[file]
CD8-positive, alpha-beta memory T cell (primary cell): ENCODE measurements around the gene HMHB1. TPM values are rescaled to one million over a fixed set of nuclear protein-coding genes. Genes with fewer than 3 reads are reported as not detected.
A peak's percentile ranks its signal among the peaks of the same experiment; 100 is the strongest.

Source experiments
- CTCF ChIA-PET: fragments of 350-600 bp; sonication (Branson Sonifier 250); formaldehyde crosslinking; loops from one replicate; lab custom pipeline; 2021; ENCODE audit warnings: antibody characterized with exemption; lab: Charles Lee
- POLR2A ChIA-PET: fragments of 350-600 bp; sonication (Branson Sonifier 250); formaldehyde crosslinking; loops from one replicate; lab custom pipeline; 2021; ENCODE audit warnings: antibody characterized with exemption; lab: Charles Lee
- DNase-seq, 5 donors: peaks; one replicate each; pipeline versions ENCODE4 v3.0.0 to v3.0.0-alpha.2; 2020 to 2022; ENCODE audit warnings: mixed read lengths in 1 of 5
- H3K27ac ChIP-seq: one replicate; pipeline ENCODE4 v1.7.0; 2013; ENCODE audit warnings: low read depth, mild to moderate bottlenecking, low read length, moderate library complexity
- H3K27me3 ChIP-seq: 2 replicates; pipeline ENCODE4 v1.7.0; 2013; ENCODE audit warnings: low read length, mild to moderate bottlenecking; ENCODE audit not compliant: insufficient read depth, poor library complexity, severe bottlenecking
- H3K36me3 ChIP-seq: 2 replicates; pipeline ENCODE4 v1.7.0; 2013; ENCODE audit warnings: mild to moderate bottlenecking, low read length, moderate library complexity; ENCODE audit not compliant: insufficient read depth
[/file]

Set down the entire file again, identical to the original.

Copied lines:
CD8-positive, alpha-beta memory T cell (primary cell): ENCODE measurements around the gene HMHB1. TPM values are rescaled to one million over a fixed set of nuclear protein-coding genes. Genes with fewer than 3 reads are reported as not detected.
A peak's percentile ranks its signal among the peaks of the same experiment; 100 is the strongest.

Source experiments
- CTCF ChIA-PET: fragments of 350-600 bp; sonication (Branson Sonifier 250); formaldehyde crosslinking; loops from one replicate; lab custom pipeline; 2021; ENCODE audit warnings: antibody characterized with exemption; lab: Charles Lee
- POLR2A ChIA-PET: fragments of 350-600 bp; sonication (Branson Sonifier 250); formaldehyde crosslinking; loops from one replicate; lab custom pipeline; 2021; ENCODE audit warnings: antibody characterized with exemption; lab: Charles Lee
- DNase-seq, 5 donors: peaks; one replicate each; pipeline versions ENCODE4 v3.0.0 to v3.0.0-alpha.2; 2020 to 2022; ENCODE audit warnings: mixed read lengths in 1 of 5
- H3K27ac ChIP-seq: one replicate; pipeline ENCODE4 v1.7.0; 2013; ENCODE audit warnings: low read depth, mild to moderate bottlenecking, low read length, moderate library complexity
- H3K27me3 ChIP-seq: 2 replicates; pipeline ENCODE4 v1.7.0; 2013; ENCODE audit warnings: low read length, mild to moderate bottlenecking; ENCODE audit not compliant: insufficient read depth, poor library complexity, severe bottlenecking
- H3K36me3 ChIP-seq: 2 replicates; pipeline ENCODE4 v1.7.0; 2013; ENCODE audit warnings: mild to moderate bottlenecking, low read length, moderate library complexity; ENCODE audit not compliant: insufficient read depth